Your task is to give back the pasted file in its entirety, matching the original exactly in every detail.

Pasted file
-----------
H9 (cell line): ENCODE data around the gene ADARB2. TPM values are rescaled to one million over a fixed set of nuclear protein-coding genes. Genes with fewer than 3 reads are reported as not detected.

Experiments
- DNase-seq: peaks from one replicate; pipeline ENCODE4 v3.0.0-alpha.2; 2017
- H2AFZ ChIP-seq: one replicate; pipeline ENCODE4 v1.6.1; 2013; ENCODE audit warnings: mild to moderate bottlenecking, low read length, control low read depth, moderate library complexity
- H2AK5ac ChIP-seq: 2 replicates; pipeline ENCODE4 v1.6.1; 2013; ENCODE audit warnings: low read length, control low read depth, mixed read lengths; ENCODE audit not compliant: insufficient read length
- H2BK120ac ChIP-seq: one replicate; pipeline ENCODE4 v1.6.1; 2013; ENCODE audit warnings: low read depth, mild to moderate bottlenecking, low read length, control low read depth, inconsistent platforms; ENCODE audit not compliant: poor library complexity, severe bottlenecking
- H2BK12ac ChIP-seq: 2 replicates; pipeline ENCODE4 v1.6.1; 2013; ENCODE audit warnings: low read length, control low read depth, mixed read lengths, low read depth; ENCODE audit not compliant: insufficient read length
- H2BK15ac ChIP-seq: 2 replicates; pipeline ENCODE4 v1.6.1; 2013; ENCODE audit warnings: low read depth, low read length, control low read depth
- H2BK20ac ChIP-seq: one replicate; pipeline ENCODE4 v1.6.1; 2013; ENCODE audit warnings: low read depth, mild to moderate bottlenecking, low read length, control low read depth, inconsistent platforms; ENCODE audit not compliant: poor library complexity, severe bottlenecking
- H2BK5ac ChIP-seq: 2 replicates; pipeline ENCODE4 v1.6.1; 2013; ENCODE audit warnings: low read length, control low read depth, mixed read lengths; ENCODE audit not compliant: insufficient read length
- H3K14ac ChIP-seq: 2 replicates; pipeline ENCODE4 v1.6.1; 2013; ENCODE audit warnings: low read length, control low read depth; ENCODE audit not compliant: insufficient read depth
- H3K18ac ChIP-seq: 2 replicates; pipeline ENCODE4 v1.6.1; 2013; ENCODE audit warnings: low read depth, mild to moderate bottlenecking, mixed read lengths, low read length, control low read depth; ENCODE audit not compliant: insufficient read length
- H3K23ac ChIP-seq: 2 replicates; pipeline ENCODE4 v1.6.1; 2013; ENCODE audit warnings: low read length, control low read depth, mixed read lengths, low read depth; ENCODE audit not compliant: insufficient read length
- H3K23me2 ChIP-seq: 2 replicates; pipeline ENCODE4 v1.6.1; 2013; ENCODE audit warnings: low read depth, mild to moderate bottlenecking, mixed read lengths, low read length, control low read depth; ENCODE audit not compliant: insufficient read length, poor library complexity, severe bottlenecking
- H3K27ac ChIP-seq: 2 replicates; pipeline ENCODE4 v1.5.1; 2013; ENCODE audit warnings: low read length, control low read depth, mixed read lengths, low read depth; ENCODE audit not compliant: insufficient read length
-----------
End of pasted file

H9 (cell line): ENCODE data around the gene ADARB2. TPM values are rescaled to one million over a fixed set of nuclear protein-coding genes. Genes with fewer than 3 reads are reported as not detected.

Experiments
- DNase-seq: peaks from one replicate; pipeline ENCODE4 v3.0.0-alpha.2; 2017
- H2AFZ ChIP-seq: one replicate; pipeline ENCODE4 v1.6.1; 2013; ENCODE audit warnings: mild to moderate bottlenecking, low read length, control low read depth, moderate library complexity
- H2AK5ac ChIP-seq: 2 replicates; pipeline ENCODE4 v1.6.1; 2013; ENCODE audit warnings: low read length, control low read depth, mixed read lengths; ENCODE audit not compliant: insufficient read length
- H2BK120ac ChIP-seq: one replicate; pipeline ENCODE4 v1.6.1; 2013; ENCODE audit warnings: low read depth, mild to moderate bottlenecking, low read length, control low read depth, inconsistent platforms; ENCODE audit not compliant: poor library complexity, severe bottlenecking
- H2BK12ac ChIP-seq: 2 replicates; pipeline ENCODE4 v1.6.1; 2013; ENCODE audit warnings: low read length, control low read depth, mixed read lengths, low read depth; ENCODE audit not compliant: insufficient read length
- H2BK15ac ChIP-seq: 2 replicates; pipeline ENCODE4 v1.6.1; 2013; ENCODE audit warnings: low read depth, low read length, control low read depth
- H2BK20ac ChIP-seq: one replicate; pipeline ENCODE4 v1.6.1; 2013; ENCODE audit warnings: low read depth, mild to moderate bottlenecking, low read length, control low read depth, inconsistent platforms; ENCODE audit not compliant: poor library complexity, severe bottlenecking
- H2BK5ac ChIP-seq: 2 replicates; pipeline ENCODE4 v1.6.1; 2013; ENCODE audit warnings: low read length, control low read depth, mixed read lengths; ENCODE audit not compliant: insufficient read length
- H3K14ac ChIP-seq: 2 replicates; pipeline ENCODE4 v1.6.1; 2013; ENCODE audit warnings: low read length, control low read depth; ENCODE audit not compliant: insufficient read depth
- H3K18ac ChIP-seq: 2 replicates; pipeline ENCODE4 v1.6.1; 2013; ENCODE audit warnings: low read depth, mild to moderate bottlenecking, mixed read lengths, low read length, control low read depth; ENCODE audit not compliant: insufficient read length
- H3K23ac ChIP-seq: 2 replicates; pipeline ENCODE4 v1.6.1; 2013; ENCODE audit warnings: low read length, control low read depth, mixed read lengths, low read depth; ENCODE audit not compliant: insufficient read length
- H3K23me2 ChIP-seq: 2 replicates; pipeline ENCODE4 v1.6.1; 2013; ENCODE audit warnings: low read depth, mild to moderate bottlenecking, mixed read lengths, low read length, control low read depth; ENCODE audit not compliant: insufficient read length, poor library complexity, severe bottlenecking
- H3K27ac ChIP-seq: 2 replicates; pipeline ENCODE4 v1.5.1; 2013; ENCODE audit warnings: low read length, control low read depth, mixed read lengths, low read depth; ENCODE audit not compliant: insufficient read length